Keith Olbermann has us asking: Will the real Donald Trump please stand up?
By Soraya Nadia McDonald
The Washington Post
November 8 at 12:30 PM
KEITH OLBERMANN, professional liberal, is perhaps the last person you would expect to have nice things to say about Donald Trump, but he does. As a guest on Friday's Real Time With Bill Maher, Olbermann revealed a rather unexpected side of Trump that certainly dents the puffed-up, willfully ignorant blowhard image Trump has brandished on the 2016 presidential campaign trail.
Olbermann told Maher he's encountered Trump on multiple occasions. He revealed, rather sheepishly, that he lives in one of Trump's eponymous towers in New York.
The man he described sounded considerate, quiet and kind, which is to say, the complete opposite of the version that has been publicly presented for the last few months.
"This is the scariest part of this: I have seen him," Olbermann said. "I have talked to him, and obviously he'd be more interested in whether or not I'm happy with the experience than the average guy living there 'cause I have something of a public persona, but every conversation I ever had with him there, or when we worked together at NBC -- simultaneously at NBC -- was polite, calm, was about you, not him, was rational and solicitous."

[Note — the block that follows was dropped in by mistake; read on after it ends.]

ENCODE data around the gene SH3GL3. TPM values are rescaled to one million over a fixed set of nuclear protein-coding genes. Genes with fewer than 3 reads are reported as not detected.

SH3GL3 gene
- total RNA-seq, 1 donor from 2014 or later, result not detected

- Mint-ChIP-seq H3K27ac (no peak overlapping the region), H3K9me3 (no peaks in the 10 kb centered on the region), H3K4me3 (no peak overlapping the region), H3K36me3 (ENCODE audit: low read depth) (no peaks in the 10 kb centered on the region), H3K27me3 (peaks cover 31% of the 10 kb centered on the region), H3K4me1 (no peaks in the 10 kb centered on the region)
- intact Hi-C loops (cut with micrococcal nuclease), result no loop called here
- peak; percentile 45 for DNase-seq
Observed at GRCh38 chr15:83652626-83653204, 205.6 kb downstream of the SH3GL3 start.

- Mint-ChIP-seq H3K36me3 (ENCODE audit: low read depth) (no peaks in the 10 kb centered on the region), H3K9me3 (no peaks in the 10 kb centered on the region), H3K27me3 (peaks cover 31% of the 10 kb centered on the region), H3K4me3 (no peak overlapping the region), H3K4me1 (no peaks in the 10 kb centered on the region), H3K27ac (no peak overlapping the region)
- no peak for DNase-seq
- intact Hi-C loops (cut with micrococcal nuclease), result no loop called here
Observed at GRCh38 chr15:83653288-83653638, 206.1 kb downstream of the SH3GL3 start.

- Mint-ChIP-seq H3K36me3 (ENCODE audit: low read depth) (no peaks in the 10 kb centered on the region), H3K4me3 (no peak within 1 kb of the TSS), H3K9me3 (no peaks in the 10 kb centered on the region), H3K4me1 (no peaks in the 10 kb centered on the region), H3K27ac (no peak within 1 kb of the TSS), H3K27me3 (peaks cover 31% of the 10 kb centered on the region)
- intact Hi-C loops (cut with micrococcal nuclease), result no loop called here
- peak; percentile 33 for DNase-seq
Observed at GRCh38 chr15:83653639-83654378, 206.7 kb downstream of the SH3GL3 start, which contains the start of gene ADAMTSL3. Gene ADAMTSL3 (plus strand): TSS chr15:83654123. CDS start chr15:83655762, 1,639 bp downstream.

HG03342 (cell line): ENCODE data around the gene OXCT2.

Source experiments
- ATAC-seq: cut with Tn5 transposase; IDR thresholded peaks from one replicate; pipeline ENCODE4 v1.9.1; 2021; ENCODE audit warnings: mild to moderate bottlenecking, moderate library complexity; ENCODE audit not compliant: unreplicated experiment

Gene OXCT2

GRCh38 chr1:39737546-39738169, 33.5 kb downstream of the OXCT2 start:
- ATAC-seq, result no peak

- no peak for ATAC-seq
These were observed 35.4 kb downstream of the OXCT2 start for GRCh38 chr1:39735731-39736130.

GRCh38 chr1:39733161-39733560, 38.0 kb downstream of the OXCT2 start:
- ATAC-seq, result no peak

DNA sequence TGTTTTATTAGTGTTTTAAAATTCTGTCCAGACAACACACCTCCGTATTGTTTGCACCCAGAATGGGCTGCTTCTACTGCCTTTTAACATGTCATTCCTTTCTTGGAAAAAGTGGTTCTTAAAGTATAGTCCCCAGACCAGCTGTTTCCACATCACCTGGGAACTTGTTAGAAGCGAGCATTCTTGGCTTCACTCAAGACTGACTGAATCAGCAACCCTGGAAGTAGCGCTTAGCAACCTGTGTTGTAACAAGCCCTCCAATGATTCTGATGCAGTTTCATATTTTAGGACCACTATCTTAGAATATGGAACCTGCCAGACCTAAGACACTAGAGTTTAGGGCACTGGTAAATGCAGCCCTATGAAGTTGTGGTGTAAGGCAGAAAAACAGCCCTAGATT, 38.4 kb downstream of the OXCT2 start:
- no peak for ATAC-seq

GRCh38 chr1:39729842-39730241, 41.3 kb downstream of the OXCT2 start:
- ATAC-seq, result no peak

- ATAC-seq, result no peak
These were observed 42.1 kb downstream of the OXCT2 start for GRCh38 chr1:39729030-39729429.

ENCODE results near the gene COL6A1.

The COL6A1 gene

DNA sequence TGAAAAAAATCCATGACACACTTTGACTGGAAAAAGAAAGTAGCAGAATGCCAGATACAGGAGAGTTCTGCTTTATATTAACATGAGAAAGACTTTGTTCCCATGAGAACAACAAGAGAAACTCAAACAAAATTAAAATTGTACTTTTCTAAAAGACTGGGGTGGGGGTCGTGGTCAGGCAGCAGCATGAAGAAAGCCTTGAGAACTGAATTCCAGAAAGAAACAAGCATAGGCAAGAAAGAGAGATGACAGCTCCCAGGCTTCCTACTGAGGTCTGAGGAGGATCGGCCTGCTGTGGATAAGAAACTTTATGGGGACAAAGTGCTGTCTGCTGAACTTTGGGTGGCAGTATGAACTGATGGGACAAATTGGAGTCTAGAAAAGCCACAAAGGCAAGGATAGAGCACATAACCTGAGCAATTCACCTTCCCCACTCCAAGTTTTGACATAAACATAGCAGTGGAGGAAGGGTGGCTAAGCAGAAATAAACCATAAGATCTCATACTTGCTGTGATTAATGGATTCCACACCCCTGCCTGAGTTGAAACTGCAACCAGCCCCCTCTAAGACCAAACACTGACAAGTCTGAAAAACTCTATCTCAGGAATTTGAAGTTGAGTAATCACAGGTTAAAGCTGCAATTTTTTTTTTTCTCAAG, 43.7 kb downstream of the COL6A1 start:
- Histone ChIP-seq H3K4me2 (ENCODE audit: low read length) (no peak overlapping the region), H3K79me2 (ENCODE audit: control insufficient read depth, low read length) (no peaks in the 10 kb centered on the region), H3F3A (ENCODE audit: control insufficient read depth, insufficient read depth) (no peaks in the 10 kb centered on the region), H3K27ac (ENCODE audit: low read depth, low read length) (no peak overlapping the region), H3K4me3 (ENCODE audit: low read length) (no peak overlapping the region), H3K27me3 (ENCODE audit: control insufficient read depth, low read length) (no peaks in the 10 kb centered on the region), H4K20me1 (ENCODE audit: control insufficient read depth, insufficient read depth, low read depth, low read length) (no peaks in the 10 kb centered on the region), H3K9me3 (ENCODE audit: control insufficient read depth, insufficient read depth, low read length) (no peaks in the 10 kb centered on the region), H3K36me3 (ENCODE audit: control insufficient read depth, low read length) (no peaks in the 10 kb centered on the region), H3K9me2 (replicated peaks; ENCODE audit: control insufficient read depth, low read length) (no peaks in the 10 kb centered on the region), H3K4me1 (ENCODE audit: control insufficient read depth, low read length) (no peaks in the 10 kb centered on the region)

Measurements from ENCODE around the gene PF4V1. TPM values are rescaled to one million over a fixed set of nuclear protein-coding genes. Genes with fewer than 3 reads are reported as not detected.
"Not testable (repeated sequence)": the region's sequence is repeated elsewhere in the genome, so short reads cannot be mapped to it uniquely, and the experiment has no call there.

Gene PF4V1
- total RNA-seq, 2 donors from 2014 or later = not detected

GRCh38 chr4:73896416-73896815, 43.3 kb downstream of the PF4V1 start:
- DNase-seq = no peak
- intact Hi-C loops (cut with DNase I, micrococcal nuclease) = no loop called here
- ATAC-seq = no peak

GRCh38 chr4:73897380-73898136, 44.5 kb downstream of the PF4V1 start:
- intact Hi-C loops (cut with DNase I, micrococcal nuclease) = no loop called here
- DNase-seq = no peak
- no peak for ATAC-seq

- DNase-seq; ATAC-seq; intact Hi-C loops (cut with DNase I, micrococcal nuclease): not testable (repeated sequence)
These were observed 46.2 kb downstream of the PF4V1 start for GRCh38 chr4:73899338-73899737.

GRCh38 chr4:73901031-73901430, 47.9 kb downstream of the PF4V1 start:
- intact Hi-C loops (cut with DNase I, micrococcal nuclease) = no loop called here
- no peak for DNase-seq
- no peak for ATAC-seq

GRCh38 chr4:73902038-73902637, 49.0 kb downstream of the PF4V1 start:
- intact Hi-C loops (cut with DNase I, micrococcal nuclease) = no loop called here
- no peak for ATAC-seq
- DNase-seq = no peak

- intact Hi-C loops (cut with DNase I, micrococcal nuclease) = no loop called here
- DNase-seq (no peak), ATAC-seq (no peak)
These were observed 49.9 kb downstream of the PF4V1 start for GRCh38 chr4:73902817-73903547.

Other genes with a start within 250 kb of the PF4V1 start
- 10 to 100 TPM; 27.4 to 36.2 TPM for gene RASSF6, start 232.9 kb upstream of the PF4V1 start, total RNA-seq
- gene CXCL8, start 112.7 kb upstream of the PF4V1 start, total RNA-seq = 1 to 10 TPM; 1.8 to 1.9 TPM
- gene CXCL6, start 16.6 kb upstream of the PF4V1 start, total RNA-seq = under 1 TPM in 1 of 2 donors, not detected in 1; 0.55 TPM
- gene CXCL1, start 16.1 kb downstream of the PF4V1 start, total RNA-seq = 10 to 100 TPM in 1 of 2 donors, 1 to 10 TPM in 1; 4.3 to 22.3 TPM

Political spectators have been saying for some time that Trump has been treating the race for the presidency like a reality television show stint. And there's no person better suited for reality TV than someone who understands he or she needs to create a character. If you don't, one will be fashioned for you; just ask Jason Mann of HBO's Project Greenlight.
"All I keep thinking is, Which is the real one?-- this crazy guy on TV who sounds like if somebody said, ‘An Internet comments section is running for president?' "
Has Trump been playing us Stephen Colbert-style this entire time? Possibly. But someone's been falling for the act. Trump's appearance on Saturday Night Live gave the show its highest ratings in nearly four years.
"For the longest time, I thought, 'Well, which one is it?' And then I thought, 'It doesn’t matter'," Olbermann said.
"One of these things is a character. That scares me."
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